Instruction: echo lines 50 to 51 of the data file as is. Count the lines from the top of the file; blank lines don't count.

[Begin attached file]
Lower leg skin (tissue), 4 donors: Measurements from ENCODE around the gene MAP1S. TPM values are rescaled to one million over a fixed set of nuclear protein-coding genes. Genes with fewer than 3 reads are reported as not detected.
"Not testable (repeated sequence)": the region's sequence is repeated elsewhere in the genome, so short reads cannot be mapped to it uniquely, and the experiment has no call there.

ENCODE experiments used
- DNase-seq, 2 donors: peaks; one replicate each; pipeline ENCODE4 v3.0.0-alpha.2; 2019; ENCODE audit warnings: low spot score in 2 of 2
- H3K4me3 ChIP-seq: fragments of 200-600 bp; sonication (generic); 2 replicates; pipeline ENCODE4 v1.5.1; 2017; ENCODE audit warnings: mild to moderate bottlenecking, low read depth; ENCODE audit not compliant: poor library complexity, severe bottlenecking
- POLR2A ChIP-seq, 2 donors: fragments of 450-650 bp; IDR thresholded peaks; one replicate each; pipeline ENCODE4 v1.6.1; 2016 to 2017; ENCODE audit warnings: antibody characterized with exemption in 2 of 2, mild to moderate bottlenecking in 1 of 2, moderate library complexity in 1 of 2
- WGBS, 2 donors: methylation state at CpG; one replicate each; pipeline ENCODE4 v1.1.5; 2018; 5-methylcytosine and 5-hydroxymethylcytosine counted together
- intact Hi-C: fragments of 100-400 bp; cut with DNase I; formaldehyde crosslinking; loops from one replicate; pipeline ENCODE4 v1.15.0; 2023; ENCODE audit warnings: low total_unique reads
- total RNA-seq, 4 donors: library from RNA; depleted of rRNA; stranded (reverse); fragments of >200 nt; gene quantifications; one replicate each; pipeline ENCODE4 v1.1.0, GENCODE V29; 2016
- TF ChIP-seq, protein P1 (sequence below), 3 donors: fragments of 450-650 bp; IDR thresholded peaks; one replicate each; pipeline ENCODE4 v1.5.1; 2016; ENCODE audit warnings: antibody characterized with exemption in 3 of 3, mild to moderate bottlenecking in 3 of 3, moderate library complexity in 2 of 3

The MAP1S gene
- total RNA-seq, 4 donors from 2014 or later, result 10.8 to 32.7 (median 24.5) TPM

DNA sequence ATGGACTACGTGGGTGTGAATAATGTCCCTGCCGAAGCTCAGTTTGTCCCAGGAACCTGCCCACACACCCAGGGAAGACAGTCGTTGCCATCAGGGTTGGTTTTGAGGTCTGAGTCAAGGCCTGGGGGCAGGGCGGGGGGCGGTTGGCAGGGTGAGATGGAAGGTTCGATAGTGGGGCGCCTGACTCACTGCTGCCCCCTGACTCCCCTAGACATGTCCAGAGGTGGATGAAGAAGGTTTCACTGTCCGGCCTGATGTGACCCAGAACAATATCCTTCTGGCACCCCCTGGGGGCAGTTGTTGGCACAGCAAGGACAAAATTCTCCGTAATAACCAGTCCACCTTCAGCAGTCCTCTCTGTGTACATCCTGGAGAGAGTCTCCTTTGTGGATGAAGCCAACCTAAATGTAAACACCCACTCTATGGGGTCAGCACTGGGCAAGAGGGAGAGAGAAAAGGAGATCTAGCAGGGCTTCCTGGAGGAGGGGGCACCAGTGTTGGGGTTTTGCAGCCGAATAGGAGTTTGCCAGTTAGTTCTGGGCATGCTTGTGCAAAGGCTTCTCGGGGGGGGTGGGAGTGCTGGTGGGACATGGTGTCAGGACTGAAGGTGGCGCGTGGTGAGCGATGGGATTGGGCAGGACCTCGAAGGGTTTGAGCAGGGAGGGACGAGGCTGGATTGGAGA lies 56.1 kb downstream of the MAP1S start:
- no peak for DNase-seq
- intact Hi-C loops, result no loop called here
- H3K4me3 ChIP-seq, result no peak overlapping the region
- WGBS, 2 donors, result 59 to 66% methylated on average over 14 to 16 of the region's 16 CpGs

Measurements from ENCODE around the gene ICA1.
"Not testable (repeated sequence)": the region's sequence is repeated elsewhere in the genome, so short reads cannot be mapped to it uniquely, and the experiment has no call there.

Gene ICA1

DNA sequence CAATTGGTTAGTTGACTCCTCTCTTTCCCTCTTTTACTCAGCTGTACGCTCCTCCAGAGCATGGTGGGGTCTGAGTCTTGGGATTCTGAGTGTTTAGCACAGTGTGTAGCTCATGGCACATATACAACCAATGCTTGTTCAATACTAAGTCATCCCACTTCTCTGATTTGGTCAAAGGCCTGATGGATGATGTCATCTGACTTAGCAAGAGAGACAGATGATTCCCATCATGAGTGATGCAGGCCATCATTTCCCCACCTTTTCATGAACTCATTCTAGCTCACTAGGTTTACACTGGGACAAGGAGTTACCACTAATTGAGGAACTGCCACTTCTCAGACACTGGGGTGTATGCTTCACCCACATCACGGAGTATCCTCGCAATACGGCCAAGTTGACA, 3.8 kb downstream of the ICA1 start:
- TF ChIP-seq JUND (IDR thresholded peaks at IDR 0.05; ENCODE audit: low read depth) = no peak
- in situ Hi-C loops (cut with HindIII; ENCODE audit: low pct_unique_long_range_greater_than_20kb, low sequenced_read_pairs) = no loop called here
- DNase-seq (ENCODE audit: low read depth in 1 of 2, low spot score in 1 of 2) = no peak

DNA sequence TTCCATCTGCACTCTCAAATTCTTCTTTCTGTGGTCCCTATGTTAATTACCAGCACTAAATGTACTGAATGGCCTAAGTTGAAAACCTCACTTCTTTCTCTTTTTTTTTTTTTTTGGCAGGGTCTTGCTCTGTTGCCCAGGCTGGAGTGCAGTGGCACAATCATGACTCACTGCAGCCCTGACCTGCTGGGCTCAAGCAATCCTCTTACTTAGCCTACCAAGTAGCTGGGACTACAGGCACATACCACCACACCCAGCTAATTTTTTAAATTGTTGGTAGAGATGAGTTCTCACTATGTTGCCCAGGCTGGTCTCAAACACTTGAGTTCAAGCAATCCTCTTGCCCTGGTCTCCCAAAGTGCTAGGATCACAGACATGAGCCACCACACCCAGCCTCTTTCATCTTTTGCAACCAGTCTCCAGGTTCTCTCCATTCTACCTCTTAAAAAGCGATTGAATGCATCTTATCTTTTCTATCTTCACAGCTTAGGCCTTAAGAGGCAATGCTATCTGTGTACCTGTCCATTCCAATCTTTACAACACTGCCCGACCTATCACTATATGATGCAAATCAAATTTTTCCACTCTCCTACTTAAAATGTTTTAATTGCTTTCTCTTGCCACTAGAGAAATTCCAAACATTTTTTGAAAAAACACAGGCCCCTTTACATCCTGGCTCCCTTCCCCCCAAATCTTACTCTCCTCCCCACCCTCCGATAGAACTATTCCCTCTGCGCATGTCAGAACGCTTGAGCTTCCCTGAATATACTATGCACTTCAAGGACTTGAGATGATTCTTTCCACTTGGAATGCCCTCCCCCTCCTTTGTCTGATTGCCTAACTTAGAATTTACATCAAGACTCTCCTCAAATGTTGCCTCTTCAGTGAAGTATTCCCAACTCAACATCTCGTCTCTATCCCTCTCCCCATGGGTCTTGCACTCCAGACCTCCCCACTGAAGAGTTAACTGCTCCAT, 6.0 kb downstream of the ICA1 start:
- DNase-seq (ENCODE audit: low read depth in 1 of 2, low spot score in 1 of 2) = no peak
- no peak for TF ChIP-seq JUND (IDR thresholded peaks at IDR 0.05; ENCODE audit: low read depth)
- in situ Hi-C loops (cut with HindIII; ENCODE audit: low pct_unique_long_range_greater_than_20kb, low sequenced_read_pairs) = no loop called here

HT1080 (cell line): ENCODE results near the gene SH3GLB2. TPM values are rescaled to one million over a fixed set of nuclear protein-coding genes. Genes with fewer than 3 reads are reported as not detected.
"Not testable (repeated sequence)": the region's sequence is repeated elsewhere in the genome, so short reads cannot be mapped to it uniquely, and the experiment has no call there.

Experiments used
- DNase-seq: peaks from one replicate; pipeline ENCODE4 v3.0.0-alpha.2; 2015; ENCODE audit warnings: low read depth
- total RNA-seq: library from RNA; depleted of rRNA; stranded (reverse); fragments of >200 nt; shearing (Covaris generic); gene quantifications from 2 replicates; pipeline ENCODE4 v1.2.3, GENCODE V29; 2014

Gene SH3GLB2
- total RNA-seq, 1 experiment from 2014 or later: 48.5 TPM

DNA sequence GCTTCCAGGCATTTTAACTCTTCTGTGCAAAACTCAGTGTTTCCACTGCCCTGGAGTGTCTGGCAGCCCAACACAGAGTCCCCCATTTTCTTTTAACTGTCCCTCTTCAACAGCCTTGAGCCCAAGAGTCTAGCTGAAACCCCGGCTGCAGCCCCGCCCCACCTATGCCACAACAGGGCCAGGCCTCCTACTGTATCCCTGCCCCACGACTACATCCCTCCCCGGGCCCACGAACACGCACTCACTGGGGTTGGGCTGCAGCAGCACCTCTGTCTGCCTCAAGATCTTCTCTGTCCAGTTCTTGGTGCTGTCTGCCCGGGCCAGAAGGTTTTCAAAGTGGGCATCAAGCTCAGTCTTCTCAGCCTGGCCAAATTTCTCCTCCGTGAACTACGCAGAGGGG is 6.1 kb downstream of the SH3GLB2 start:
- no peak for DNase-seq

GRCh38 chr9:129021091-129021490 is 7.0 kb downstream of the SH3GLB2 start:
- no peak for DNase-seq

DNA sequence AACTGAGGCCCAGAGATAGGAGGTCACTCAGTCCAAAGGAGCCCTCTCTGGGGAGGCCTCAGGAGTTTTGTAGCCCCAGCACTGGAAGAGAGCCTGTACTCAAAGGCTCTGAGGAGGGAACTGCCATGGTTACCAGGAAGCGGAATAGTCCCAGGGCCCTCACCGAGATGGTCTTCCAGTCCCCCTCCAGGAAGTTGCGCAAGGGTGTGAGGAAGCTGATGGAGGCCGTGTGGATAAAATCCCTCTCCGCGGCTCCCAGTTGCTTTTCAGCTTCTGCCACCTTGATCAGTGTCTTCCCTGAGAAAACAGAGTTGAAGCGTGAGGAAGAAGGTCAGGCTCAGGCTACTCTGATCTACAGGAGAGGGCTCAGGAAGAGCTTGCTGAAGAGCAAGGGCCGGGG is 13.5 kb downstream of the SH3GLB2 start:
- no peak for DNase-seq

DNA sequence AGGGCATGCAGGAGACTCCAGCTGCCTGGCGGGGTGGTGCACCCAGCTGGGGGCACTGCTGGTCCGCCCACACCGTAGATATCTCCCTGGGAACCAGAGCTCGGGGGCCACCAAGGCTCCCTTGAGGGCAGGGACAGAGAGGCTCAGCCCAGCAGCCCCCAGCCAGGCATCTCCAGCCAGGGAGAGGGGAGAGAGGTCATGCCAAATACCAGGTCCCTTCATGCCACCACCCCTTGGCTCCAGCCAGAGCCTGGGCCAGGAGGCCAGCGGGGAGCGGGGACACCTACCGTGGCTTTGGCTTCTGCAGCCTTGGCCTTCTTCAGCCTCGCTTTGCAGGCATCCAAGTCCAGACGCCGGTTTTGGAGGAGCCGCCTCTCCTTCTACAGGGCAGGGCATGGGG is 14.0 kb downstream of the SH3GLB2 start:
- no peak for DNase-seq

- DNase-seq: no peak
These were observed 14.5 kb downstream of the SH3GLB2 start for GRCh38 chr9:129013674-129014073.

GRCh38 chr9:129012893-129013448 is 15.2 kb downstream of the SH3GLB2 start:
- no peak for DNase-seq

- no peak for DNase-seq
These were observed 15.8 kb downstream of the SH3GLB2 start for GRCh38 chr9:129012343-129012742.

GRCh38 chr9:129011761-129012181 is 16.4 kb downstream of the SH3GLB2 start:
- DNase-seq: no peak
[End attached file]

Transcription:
GRCh38 chr9:129011761-129012181 is 16.4 kb downstream of the SH3GLB2 start:
- DNase-seq: no peak